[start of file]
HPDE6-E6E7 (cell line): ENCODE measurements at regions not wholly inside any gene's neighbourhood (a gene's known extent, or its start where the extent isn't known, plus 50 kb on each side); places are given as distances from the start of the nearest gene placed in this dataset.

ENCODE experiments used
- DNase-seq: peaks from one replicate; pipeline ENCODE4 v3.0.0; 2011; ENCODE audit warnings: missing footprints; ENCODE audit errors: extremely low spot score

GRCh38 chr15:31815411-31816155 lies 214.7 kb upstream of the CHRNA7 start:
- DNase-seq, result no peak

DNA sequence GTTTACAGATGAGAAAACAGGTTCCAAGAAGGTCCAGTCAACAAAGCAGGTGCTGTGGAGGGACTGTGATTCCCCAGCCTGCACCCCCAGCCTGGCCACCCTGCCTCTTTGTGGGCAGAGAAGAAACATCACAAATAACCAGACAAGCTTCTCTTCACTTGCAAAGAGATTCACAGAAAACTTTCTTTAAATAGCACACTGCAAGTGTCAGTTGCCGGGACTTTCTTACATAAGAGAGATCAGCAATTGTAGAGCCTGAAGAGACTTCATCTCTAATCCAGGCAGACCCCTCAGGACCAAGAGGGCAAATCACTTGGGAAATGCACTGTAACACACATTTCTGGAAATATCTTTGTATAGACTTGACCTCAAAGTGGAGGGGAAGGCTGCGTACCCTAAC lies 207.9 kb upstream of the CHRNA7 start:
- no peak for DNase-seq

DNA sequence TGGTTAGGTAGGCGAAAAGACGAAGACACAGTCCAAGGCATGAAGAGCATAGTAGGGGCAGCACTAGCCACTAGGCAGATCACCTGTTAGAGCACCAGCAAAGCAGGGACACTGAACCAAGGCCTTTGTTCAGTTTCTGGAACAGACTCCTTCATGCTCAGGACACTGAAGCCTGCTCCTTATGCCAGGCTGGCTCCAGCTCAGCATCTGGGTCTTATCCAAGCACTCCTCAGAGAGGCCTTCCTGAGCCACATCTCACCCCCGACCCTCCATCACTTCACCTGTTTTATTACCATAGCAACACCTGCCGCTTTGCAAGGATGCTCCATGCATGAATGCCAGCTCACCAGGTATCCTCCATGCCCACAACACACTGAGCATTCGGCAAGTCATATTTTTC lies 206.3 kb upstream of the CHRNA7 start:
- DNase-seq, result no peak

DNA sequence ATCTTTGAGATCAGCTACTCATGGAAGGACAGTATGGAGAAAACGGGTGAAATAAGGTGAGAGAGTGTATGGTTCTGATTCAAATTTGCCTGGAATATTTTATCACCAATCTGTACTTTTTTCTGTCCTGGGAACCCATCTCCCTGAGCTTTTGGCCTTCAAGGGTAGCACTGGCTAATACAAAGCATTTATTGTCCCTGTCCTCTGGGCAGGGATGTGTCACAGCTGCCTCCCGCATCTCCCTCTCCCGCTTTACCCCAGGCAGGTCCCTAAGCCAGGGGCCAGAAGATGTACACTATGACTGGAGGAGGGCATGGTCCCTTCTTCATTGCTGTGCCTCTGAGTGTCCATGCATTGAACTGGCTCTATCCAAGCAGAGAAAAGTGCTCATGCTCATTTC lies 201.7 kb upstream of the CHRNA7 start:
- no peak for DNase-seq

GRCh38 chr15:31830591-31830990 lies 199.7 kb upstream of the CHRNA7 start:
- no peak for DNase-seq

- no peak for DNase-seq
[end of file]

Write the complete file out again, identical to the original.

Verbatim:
HPDE6-E6E7 (cell line): ENCODE measurements at regions not wholly inside any gene's neighbourhood (a gene's known extent, or its start where the extent isn't known, plus 50 kb on each side); places are given as distances from the start of the nearest gene placed in this dataset.

ENCODE experiments used
- DNase-seq: peaks from one replicate; pipeline ENCODE4 v3.0.0; 2011; ENCODE audit warnings: missing footprints; ENCODE audit errors: extremely low spot score

GRCh38 chr15:31815411-31816155 lies 214.7 kb upstream of the CHRNA7 start:
- DNase-seq, result no peak

DNA sequence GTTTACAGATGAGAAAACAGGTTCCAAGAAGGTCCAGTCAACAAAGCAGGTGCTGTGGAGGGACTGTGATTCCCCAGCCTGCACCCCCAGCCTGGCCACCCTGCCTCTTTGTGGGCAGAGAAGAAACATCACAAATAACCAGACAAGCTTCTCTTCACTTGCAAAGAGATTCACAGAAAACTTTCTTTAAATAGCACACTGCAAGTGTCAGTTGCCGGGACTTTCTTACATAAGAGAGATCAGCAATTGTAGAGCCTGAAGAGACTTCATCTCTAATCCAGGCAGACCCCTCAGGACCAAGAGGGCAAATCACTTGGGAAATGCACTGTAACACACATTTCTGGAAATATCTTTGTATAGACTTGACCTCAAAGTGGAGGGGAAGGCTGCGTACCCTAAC lies 207.9 kb upstream of the CHRNA7 start:
- no peak for DNase-seq

DNA sequence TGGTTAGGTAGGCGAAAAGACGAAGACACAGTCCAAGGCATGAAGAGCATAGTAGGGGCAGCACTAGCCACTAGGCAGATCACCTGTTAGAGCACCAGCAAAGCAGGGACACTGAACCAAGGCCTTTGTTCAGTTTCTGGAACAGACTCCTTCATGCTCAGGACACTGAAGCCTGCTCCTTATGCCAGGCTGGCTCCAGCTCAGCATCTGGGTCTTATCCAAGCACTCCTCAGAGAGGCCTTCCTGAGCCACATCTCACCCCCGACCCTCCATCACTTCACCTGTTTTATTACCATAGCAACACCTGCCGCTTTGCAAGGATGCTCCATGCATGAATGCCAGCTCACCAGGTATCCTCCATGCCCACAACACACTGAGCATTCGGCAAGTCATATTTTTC lies 206.3 kb upstream of the CHRNA7 start:
- DNase-seq, result no peak

DNA sequence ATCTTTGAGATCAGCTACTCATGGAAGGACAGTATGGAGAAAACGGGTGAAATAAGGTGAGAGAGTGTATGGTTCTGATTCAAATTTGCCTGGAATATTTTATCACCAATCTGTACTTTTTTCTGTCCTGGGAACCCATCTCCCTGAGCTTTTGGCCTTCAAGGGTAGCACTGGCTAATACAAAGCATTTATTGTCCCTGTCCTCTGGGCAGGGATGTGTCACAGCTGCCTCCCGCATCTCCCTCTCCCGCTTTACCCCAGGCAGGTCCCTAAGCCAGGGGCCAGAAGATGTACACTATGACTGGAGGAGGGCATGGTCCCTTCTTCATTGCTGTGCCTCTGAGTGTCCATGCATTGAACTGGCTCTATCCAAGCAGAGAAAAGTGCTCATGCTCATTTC lies 201.7 kb upstream of the CHRNA7 start:
- no peak for DNase-seq

GRCh38 chr15:31830591-31830990 lies 199.7 kb upstream of the CHRNA7 start:
- no peak for DNase-seq

- no peak for DNase-seq